John has a wife (Genna), a stepson, and a well loved dog called Kumo. John was clearly aware of the serious way he comes across but was always able to let that become a joke, that was never clearer than in the videos he made with his wife, where his cynicism would be overt, and she would just make jokes and giggle about him. The best example of this is the video “TotalBiscuit is the Prettiest Princess”. Despite taking gaming and taking his own opinions so seriously, he was still able to let himself be the joke.

Tribute from Gemma Bain is poem Love Constant Beyond Death, by Francisco de Quevedo y Villegas

John was often very critical of himself and held himself to higher standards than many YouTubers and games critics, and we (I’ve done some reviews and tried to follow his standards) are all the better for it. He showed that professionalism was not just something you just do in your 9-5, but something you can own, something anyone can do, in everything that is important to you. I’m in no doubt that John’s methods and standards will be copied and relied upon for decades to come.

There’s a lot more to John’s story: There’s all the other YouTubers he’s helped, all the new ones that I will be watching now who wouldn’t have existed (their own words) if not for him. There’s the greater awareness he’s left gamers with about the ways some companies and practices exploit them. But he’s also been the backbone of many movements that have and are seeing beneficial changes in the gaming industry. John has left (probably) a whole generation of gamers with a greater appreciation for indie games, he was certainly a key voice in a period when the industry changed radically, with many more indies devs venturing to design games on their own (I’m not saying this wouldn’t have happened without him, but he helped accelerate this). Game devs (should) have a better understanding of what gamers expect; In every review video John itemized the options selections, woe betide anyone who doesn’t give you re-bindable keys or 60 FPS! By standing up for critics, John has helped boost free speech for us all. YouTube and other companies have tried to squash games critics a number of times, but because of John’s (and other YouTubers – inc. Jim Sterling) stand against this, YouTube has brought out new guidelines (however flexible) in support of games critics.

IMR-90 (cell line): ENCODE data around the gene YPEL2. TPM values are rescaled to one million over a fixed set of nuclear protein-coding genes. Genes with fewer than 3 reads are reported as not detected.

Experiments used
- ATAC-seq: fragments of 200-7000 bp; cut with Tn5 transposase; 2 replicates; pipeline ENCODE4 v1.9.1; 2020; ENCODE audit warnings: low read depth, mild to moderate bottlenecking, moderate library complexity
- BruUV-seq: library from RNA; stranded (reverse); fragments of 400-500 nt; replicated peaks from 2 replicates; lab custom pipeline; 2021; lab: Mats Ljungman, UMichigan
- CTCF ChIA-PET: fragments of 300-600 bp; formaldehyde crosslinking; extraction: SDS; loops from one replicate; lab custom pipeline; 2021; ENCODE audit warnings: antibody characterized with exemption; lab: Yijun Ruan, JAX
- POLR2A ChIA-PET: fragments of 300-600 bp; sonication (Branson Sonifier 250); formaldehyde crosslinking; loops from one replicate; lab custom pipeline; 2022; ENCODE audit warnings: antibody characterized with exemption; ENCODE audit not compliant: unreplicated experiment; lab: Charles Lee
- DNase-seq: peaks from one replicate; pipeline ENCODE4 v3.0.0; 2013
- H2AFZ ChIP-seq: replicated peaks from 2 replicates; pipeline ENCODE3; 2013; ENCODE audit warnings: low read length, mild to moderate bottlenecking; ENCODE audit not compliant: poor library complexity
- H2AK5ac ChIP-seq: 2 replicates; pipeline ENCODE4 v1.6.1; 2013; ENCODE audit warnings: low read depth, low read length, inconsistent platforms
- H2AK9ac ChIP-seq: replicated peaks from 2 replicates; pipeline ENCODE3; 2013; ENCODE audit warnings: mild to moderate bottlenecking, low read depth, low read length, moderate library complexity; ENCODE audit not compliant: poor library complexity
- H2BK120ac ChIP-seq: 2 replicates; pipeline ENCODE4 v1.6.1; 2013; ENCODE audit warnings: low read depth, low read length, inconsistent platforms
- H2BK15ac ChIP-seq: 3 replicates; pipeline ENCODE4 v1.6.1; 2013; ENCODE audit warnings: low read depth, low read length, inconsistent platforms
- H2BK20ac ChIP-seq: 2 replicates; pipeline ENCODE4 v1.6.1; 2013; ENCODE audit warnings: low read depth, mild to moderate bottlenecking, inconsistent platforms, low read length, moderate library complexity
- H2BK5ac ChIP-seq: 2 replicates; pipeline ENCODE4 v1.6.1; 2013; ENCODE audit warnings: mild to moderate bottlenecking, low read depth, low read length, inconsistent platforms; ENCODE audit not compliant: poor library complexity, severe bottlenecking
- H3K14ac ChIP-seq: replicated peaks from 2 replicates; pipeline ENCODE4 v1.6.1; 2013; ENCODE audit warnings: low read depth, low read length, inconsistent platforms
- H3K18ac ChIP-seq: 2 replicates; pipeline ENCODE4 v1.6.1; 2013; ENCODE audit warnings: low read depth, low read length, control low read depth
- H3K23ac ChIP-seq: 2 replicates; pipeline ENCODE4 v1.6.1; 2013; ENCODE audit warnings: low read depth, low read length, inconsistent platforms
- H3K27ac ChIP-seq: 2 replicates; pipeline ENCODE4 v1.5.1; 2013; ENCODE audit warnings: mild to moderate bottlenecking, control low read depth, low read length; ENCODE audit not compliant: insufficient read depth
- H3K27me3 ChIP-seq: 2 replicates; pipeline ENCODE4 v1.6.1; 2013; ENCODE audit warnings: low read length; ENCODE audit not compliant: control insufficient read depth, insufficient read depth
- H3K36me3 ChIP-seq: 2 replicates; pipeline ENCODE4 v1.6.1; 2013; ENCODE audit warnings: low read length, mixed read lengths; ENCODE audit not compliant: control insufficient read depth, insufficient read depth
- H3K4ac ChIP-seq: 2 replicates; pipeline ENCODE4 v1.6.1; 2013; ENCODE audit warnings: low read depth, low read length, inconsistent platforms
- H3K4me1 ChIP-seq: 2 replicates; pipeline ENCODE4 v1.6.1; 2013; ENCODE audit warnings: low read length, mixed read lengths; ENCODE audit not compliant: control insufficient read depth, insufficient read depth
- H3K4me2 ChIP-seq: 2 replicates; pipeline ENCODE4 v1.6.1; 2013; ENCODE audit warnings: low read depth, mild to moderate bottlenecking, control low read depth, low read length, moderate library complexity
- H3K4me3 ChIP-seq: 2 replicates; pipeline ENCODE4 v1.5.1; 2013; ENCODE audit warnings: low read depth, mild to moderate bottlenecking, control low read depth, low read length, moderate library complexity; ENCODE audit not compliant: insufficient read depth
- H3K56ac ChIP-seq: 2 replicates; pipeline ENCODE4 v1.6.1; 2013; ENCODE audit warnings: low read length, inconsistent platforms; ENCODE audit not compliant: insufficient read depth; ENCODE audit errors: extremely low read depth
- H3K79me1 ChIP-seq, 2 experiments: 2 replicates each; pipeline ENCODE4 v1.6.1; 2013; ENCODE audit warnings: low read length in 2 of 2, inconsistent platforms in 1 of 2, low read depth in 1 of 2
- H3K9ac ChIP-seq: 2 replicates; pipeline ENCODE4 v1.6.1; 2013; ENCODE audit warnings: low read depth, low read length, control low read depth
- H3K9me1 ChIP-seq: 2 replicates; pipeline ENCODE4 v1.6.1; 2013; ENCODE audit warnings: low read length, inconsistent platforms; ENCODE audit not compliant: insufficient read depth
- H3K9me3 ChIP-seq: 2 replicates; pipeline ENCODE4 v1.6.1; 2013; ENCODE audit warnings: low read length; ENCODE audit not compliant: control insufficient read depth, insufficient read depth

John was someone with strong opinions but also someone who encouraged others to form their own opinion. John also demonstrated that integrity is important, that honesty, even about your own weaknesses, will only make your message stronger.

A brave man, who left an impact, and had fun along the way.

John’s family have been hit by another emergency at this difficult time, and the IRS has given Genna 90 days (less now) to pay all TB’s back taxes otherwise they will lose their home. If you feel that you want to help TotalBiscuit’s family the official donation site is here. Or you can watch the Co-optional memorial episode here.